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Harper's Encyclopedia of United States History (ed. Benson Lossing) 4 0 Browse Search
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Harper's Encyclopedia of United States History (ed. Benson Lossing), Nicaragua. (search)
antage of these conditions, had two days before vanquished in battle 400 government troops on Virgin Bay. He captured Granada, the capital of the State, on Oct. 12, and placed General Rivas, a Nicaraguan, in the presidential chair. Treating Kinney with contempt, Walker drove him from the Mosquito country, and attempted to strengthen his military power by emigration from the United States. A British consul recognized the new government of Nicaragua, and the American minister there, John H. Wheeler, gave countenance to the usurpation. These movements in Nicaragua created alarm among the other governments on the isthmus, and in the winter of 1856 they formed an alliance. Early in March, Costa Rica made a formal declaration of war against the usurpers of Nicaragua, and on the 10th of that month, Walker, who was the real head of the state, made a corresponding declaration against Costa Rica. He shamelessly declared that he was there by the invitation of the Liberal party in Nicara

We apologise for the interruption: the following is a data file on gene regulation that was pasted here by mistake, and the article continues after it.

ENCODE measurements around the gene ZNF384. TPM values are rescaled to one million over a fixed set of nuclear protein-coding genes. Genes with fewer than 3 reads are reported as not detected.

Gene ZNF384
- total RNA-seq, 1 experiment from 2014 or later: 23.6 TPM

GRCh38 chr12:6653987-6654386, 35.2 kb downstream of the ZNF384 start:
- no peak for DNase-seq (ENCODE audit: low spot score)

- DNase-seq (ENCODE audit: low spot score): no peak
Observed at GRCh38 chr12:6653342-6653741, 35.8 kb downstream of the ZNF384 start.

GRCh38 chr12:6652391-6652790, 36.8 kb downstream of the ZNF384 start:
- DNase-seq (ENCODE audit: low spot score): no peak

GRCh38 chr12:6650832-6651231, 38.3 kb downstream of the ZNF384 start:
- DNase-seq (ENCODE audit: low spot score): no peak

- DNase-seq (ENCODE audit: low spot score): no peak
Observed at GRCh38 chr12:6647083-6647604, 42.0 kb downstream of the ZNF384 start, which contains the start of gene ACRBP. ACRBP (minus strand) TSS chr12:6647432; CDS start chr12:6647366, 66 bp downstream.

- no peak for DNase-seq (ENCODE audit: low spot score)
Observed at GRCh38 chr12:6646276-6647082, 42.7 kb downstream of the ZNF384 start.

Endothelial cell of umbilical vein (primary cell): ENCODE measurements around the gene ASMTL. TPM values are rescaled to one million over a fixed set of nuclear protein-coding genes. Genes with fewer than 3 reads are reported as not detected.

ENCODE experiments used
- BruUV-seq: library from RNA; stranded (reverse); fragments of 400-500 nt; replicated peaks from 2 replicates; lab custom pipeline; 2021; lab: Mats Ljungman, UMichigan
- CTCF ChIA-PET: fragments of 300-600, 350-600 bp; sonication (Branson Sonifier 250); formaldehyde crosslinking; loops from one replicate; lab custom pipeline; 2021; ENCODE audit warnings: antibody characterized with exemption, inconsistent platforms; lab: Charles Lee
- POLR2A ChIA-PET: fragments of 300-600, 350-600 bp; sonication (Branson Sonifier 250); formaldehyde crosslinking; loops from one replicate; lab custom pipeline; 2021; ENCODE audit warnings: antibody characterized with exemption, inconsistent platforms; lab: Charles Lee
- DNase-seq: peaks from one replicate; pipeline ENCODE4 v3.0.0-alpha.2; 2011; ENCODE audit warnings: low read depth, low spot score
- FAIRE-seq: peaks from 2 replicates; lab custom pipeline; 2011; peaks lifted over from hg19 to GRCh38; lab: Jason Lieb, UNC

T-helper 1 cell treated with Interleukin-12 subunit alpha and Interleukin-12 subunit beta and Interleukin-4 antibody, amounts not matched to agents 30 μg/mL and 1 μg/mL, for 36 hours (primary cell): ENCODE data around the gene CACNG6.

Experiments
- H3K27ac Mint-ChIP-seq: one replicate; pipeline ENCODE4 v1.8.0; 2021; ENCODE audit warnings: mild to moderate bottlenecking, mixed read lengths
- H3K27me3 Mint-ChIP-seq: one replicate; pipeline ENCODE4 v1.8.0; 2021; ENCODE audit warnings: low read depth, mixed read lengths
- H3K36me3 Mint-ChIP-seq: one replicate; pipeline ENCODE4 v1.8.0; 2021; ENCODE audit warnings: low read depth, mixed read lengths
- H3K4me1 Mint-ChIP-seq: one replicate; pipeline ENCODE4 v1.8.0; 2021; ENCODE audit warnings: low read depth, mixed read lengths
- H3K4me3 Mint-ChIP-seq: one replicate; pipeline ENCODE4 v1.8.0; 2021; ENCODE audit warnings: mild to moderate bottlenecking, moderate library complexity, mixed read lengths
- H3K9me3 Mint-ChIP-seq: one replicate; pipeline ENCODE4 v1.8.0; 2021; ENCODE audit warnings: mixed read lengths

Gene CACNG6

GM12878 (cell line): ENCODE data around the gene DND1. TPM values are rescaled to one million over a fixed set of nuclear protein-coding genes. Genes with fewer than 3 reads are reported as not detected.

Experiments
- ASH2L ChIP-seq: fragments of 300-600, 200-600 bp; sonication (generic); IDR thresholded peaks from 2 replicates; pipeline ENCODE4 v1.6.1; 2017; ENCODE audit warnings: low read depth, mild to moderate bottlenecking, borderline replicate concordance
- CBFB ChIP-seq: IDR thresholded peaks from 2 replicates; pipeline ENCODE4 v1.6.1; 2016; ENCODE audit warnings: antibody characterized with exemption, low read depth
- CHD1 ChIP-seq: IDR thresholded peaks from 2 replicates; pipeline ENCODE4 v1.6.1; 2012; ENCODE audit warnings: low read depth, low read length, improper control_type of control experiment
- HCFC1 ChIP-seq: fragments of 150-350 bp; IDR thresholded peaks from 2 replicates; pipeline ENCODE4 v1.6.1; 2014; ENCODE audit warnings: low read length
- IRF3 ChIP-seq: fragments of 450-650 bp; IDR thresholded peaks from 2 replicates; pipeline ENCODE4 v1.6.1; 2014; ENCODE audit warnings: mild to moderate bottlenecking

Harper's Encyclopedia of United States History (ed. Benson Lossing), Wheeler, John Hill 1806-1882 (search)
Wheeler, John Hill 1806-1882 Historian; born in Murfreesboro, N. C., Aug. 6, 1806; graduated at Columbian University in 1826 and at the Law School of the North Carolina University in 1828. In 1831, under a treaty with France, he was appointed secretary of the commission to settle claims of Americans for losses occasioned by the treaties of Berlin and Milan. He was treasurer of North Carolina in 1841, and minister to Nicaragua in 1854-57. His publications include History of North Carolina; Reminiscences and memoirs of North Carolina, etc. He died in Washington, D. C., Dec. 7, 1882.